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Changes in growing stock inventory data – v36a .INV files

By David Rossi and Ray Sheffield

SRTS requires a static picture of forest inventory, growth, and removals to make a forward-looking projection. Our latest pull of the U.S. Forest Service Forest Inventory and Analysis (FIA) data reveals that this static picture has changed for 10 states across the U.S. South. We summarize here how forest inventory, growth, and removals have changed from the last version of our inventory data (v35c) to the latest version (v36a). We highlight how these changes have occurred across regions, ownership groups, and forest management types.

            We have identified updated compilation years for the states with available changes listed in Table 1. Note that Louisiana, South Carolina, and Texas had no update available, so inventory and removal data for these states is the same across v35c and v36a. The average plot measurement date for the updated states is provided in Table 1, including an overall plot measurement date across all states in the v36a data. This tells us that even though the compilation year may be more recent than the average measurement date, the inventory data best represents volume as it was in the year of the expected plot measurement date. Therefore, for southwide multi-basin SRTS runs, we recommend starting your projection in year 2018.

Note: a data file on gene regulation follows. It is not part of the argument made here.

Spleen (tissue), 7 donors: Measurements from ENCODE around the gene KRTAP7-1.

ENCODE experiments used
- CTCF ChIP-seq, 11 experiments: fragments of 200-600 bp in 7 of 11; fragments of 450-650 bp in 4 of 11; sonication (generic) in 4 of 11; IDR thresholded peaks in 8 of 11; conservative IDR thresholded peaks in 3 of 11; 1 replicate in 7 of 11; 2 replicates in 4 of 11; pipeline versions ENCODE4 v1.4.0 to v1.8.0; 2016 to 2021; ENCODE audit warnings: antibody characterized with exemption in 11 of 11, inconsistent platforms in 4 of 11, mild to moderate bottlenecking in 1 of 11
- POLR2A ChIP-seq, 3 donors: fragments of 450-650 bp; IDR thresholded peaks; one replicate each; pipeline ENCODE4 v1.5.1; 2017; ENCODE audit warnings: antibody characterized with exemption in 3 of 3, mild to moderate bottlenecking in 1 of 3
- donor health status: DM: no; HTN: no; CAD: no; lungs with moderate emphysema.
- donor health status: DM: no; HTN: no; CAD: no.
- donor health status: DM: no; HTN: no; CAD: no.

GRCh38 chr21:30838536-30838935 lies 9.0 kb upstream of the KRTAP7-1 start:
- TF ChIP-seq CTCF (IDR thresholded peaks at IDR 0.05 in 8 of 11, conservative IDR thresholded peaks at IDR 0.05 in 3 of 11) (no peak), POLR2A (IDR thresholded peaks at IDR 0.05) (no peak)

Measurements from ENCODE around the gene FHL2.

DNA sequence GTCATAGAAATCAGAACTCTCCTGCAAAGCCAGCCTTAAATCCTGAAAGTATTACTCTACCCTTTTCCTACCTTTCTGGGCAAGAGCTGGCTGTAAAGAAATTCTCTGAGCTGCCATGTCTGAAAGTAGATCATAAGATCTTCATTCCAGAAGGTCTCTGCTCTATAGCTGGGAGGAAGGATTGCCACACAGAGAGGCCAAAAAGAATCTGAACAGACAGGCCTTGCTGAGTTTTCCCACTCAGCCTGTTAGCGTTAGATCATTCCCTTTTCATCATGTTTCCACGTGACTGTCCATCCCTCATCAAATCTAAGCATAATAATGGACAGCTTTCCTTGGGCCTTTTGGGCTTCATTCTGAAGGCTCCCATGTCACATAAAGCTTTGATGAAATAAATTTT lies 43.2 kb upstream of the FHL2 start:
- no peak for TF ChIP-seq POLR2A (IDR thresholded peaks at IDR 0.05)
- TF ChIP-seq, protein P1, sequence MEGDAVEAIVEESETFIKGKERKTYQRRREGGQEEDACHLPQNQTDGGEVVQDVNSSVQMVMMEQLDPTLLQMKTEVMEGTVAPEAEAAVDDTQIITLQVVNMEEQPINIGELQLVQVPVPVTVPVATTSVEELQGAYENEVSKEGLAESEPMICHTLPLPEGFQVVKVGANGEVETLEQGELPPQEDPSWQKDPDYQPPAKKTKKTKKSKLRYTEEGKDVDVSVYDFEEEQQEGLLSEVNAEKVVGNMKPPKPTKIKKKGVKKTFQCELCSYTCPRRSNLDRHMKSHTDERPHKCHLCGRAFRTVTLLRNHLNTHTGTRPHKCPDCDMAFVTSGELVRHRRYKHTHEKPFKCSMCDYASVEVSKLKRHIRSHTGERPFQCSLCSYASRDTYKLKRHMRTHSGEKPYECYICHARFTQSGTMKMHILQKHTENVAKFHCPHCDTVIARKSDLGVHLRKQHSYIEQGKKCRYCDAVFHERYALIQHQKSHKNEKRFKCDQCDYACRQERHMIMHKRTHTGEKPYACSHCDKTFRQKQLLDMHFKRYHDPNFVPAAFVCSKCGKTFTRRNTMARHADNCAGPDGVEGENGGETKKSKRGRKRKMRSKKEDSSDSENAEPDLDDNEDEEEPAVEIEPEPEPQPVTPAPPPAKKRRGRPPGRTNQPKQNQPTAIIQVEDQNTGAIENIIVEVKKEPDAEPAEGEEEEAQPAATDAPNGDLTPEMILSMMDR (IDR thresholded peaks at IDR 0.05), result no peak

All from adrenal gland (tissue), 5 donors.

Table 1: Updated compilation years and average plot measurement years across v35c and v36a data

Our pull of the FIA data also includes a breakdown of “growing stock” volume and a set of comparable tables for the broader category of “all-live” volume. Growing stock volume incorporates merchantable tree volume (stem volume to a 4-inch top diameter) in trees which are at least 5” DBH, and which meet regional merchantability requirements in terms of sawlog length, grade, and cull deductions. Further, growing stock volume excludes rough and rotten cull trees. All-live volume incorporates growing stock volume, plus merchantable volume in rough and rotten cull trees. We focus our following discussion on changes in growing stock volume, but comparable information for all-live volume is available upon request (contact David at

Inventory trends

            There are five forest management types used to delineate inventory data in the SRTS model. These five types are: 1) Pine Plantations, 2) Natural Pine forests, 3) Mixed Pine forests, 4) Upland Hardwood forests, and 5) Lowland Hardwood forests. As a percentage of total forested area, the greatest Pine Plantation area occurs in southeast Georgia (43.7%), southern southwest Alabama (42.8%), southwest Arkansas (41.0%), and southwest Louisiana (40.6%). The largest proportion of Natural Pine lands occur in the northern coastal plain of North Carolina (33.8%) and south Florida (33.5%).

In Figure 1, we show the total growing stock inventory volume in MCF as provided in the v36a data across the five forest management types. We see the largest levels of inventory on Pine Plantations in southwest Arkansas (which represents a 10.4% increase in inventory over the v35c data), southeast Georgia (+1.7%), southeast Alabama (+1.3%), and northern Mississippi (+5.0%). The largest increases in Pine Plantation inventory over the v35c data occur in north-central Alabama (+21.4%) and central Tennessee (+28.3%), but there are very few Pine Plantation plots surveyed in central Tennessee.